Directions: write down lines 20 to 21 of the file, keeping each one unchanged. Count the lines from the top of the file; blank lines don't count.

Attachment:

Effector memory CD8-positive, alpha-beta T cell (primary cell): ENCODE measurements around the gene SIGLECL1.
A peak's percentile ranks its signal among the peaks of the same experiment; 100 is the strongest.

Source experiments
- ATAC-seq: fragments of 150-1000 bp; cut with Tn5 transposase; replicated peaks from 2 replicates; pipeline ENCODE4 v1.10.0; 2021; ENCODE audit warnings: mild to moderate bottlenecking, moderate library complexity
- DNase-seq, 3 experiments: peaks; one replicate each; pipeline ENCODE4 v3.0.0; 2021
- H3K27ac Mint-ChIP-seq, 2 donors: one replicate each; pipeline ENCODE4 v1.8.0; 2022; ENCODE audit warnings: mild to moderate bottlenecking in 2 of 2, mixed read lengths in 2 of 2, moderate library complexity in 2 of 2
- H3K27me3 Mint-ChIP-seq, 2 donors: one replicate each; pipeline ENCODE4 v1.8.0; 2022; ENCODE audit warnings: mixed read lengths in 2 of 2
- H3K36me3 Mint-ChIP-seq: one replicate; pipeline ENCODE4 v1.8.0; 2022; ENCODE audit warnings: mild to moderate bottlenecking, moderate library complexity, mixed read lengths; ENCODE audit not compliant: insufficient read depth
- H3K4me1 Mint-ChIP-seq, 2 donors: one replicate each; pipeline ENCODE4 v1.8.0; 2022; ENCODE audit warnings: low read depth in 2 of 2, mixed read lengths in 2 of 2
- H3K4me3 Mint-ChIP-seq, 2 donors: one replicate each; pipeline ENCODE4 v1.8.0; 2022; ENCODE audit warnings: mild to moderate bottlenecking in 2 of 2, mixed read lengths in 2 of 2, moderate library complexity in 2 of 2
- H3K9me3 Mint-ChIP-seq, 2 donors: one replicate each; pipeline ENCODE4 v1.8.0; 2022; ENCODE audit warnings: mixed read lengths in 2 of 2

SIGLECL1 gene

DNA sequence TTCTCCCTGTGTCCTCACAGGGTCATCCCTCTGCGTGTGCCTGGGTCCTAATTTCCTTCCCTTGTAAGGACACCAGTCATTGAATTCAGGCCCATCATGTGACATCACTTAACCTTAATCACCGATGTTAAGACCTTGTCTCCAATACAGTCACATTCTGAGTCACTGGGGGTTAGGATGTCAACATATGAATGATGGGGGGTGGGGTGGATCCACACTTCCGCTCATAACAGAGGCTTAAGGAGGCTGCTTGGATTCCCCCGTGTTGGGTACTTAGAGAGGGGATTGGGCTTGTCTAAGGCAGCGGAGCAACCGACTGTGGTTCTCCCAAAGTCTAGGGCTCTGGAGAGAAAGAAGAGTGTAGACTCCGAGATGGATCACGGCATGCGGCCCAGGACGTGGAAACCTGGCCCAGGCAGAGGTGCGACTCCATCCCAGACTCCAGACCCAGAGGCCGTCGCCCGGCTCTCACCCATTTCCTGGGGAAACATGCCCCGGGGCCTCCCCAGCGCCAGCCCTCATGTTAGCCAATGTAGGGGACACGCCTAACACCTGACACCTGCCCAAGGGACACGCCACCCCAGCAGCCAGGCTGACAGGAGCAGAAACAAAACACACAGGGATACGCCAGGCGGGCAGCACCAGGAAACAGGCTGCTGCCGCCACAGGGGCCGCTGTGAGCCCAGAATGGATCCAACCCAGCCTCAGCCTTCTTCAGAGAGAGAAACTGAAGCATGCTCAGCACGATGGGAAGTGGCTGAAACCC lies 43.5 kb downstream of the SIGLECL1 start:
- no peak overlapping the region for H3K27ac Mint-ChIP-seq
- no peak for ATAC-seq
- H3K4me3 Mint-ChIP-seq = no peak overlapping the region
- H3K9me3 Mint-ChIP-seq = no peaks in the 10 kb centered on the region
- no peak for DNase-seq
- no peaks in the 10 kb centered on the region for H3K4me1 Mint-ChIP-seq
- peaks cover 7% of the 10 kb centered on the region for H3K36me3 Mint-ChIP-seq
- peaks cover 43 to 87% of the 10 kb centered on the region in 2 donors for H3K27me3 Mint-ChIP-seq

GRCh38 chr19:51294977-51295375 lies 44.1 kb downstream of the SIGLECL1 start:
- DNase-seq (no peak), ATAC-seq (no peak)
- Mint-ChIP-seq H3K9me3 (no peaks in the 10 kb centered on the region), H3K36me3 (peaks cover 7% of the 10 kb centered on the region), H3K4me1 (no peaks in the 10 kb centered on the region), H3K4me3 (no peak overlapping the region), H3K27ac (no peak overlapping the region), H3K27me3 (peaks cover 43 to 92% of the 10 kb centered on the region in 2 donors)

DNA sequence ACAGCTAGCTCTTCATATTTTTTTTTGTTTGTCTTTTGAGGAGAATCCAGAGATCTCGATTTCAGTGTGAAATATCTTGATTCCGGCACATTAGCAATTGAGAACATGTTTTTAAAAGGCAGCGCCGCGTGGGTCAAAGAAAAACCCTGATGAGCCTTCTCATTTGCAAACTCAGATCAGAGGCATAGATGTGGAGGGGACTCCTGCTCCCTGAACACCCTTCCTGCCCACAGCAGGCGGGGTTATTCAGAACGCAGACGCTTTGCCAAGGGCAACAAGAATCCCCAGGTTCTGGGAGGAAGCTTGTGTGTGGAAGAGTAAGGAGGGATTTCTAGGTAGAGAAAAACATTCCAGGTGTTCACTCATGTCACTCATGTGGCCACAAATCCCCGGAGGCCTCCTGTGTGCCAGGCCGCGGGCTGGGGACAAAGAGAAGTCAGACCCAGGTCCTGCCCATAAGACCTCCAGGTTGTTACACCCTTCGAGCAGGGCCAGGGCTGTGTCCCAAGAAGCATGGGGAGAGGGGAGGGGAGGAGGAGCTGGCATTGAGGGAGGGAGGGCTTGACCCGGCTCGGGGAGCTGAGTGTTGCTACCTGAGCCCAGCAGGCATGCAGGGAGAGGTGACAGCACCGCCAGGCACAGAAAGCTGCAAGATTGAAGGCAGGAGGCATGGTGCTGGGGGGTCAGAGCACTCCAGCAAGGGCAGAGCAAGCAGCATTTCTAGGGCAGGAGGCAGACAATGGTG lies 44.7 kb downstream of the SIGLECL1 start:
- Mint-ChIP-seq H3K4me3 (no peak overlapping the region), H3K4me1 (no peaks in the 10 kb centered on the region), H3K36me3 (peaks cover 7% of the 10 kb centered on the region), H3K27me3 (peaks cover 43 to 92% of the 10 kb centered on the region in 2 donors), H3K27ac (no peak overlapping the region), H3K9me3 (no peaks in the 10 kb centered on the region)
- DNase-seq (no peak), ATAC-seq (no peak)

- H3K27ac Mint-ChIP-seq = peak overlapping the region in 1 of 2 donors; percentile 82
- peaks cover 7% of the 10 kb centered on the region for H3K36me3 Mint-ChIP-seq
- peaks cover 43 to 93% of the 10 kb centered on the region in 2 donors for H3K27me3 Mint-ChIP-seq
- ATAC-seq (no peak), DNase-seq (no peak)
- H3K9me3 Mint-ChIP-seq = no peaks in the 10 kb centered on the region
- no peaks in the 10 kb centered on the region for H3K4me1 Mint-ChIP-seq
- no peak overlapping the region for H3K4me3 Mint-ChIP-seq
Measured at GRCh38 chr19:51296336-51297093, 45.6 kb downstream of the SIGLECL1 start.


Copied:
- peaks cover 7% of the 10 kb centered on the region for H3K36me3 Mint-ChIP-seq
- peaks cover 43 to 87% of the 10 kb centered on the region in 2 donors for H3K27me3 Mint-ChIP-seq